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A class 73 in P4 for St. Mary Hoo





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#76 meld

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Posted 04 March 2012 - 23:19

Simon,

Your no more of an Idiot than I am when it comes to looking at that .. I wrote all of that reply, posted, and then had to EDIT it to get it right, :sclerosis:, After looking at 1 Picture somewhere else - D'oh :blink: !

Keep up the good work .... :locomotive:

Mike

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Posted 11 March 2012 - 14:45

A little more progress has been made today making up more cable runs; such fiddly work is a real strain on the eyes and so I only attempt a small amount at a time. I'm now on the third bogie frame with the fourth pre drilled ready for the cable brackets to go in. Ultrascale contacted me in the week to say they are now working on my order so hopefully the wheels will turn up soon. Once I get passed detailing the bogies progress will speed up considerably.

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Posted 15 March 2012 - 15:47

Hello Mike (Meld),

I've been hunting through Flickr for the bogie at the other end from the large body side grill end; i.e. the other end from the one shown in your links on page 3, and can't find any decent shots showing the cable runs for a class 73/0 on this bogie frame on this side of the loco. I know I'm totally ushless in this respect, so any chance of some more of your great links?

Many thanks!
Simon

#79 meld

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Posted 16 March 2012 - 09:28

Hello Mike (Meld),

I've been hunting through Flickr for the bogie at the other end from the large body side grill end; i.e. the other end from the one shown in your links on page 3, and can't find any decent shots showing the cable runs for a class 73/0 on this bogie frame on this side of the loco. I know I'm totally ushless in this respect, so any chance of some more of your great links?

Many thanks!
Simon


Morning Simon.

I will hunt down some more links, but "Flickr has the hiccups. We're looking into the problem right now." is not a message that is helpful atm. :(

Will try again later today .....

Mike

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Posted 16 March 2012 - 17:34

You're a star Mike! There are loads of photos showing this end of the loco but very few, that I can see, giving a clear view of the bogie itself. I have a feeling that the cable layout is more or less the same as the other bogie on the opposite side far end, but I just want to make certain.

Many thanks
Simon

#81 Colin parks

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Posted 16 March 2012 - 19:57

You're a star Mike! There are loads of photos showing this end of the loco but very few, that I can see, giving a clear view of the bogie itself. I have a feeling that the cable layout is more or less the same as the other bogie on the opposite side far end, but I just want to make certain.

Many thanks
Simon


Hi Simon,

I still have that Model rail magazine that you gave me with the Class 73 feature. I shall have a look to see if it shows the bogie detail that you are looking for. There is, if I remember rightly, a very good side-on photo of the restored JA type in the article with all the cabling runs picked out in white.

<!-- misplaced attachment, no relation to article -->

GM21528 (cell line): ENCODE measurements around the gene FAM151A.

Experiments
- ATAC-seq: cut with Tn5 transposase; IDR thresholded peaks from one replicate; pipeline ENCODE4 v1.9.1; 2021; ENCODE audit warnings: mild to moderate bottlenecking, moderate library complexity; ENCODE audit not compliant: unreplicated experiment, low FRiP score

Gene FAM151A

Colin

#82 Colin parks

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Posted 16 March 2012 - 20:33

Hi Simon,

Me again. I have looked at the picture of the Class 73 JA type.

The photo is, unfortunately, taken as a three-quarter shot from the 'large grill' end of the loco. However, the cabling run is quite clear on the bogie that you are interested in (i.e. the bogie with the speedometer cable on the other side), it being painted (or self-coloured) white. The cabling is identical, as far as I can see, to that on the later JB type: the pair of cables run up vertically from beside the sand box, then turn at 90 degrees, running just under the top edge of the sideframe and along behind the footsteps.

The bogies were standard Mk 6 types with all the fixing points cast in place, so the cable runs and their associated fixtures on the JA 73s must have been very much the same as the JBs.

There are minor differences in the bodywork between the two types - but I'm sure you know that!

Colin

#83 meld

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Posted 16 March 2012 - 20:44

Hello Mike (Meld),

I've been hunting through Flickr for the bogie at the other end from the large body side grill end; i.e. the other end from the one shown in your links on page 3, and can't find any decent shots showing the cable runs for a class 73/0 on this bogie frame on this side of the loco. I know I'm totally ushless in this respect, so any chance of some more of your great links?

Many thanks!
Simon


Evening Simon.

I have been sent this image by Brian Hanson and have his Permission to post it here, copyright remains with him though.

Posted Image

The liquid tank cuts off the front end sandbox area unfortunately, but the two pipes that run there in the picture are to the sander apparatus and the brake cylinder, so excactly as the opposite end of the bogie as seen in this pic ...........

HTH

Mike
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Posted 17 March 2012 - 00:15